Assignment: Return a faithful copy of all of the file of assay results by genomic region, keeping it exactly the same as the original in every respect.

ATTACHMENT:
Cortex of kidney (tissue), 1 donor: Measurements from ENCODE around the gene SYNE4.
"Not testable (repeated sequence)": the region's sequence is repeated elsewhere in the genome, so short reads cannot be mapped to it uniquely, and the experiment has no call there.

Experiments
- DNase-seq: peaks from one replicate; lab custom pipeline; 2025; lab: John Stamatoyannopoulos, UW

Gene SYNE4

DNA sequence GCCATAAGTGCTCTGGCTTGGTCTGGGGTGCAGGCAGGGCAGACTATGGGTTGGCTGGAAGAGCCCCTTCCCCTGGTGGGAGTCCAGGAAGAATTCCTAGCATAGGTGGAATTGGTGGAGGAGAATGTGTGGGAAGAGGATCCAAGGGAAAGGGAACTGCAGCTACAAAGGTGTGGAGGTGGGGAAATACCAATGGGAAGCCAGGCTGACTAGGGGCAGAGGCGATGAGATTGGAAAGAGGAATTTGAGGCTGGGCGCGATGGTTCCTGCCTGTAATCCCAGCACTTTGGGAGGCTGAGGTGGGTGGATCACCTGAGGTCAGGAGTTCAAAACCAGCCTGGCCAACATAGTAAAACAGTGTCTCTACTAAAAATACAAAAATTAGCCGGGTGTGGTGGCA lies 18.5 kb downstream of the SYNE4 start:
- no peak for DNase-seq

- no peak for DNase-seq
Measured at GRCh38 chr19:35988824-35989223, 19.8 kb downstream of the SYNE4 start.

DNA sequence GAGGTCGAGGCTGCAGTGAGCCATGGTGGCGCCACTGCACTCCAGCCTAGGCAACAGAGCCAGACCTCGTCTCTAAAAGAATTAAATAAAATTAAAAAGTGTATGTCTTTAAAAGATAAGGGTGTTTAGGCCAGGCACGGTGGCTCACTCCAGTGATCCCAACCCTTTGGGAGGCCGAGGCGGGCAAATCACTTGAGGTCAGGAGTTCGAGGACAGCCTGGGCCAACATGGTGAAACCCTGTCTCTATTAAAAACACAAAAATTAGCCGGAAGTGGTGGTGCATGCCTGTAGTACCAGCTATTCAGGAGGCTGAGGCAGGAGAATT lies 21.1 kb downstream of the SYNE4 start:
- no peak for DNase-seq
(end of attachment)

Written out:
Cortex of kidney (tissue), 1 donor: Measurements from ENCODE around the gene SYNE4.
"Not testable (repeated sequence)": the region's sequence is repeated elsewhere in the genome, so short reads cannot be mapped to it uniquely, and the experiment has no call there.

Experiments
- DNase-seq: peaks from one replicate; lab custom pipeline; 2025; lab: John Stamatoyannopoulos, UW

Gene SYNE4

DNA sequence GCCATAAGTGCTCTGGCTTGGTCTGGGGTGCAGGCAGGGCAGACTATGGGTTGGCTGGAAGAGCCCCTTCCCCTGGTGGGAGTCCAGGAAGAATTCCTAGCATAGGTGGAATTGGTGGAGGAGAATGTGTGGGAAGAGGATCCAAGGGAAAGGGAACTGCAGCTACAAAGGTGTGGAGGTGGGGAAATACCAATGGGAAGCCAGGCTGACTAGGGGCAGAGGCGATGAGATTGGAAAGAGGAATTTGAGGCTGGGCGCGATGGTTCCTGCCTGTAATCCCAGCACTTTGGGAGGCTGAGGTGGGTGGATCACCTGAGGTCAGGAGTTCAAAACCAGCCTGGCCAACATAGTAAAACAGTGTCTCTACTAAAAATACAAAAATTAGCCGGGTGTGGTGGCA lies 18.5 kb downstream of the SYNE4 start:
- no peak for DNase-seq

- no peak for DNase-seq
Measured at GRCh38 chr19:35988824-35989223, 19.8 kb downstream of the SYNE4 start.

DNA sequence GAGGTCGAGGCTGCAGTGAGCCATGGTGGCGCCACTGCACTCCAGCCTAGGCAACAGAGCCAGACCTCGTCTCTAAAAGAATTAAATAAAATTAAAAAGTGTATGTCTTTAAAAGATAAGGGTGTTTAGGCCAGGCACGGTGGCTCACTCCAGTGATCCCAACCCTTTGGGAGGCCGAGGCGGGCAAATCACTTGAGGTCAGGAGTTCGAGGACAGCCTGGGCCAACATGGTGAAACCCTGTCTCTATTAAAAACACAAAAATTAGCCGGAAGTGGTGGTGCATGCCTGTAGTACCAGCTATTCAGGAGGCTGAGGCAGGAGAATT lies 21.1 kb downstream of the SYNE4 start:
- no peak for DNase-seq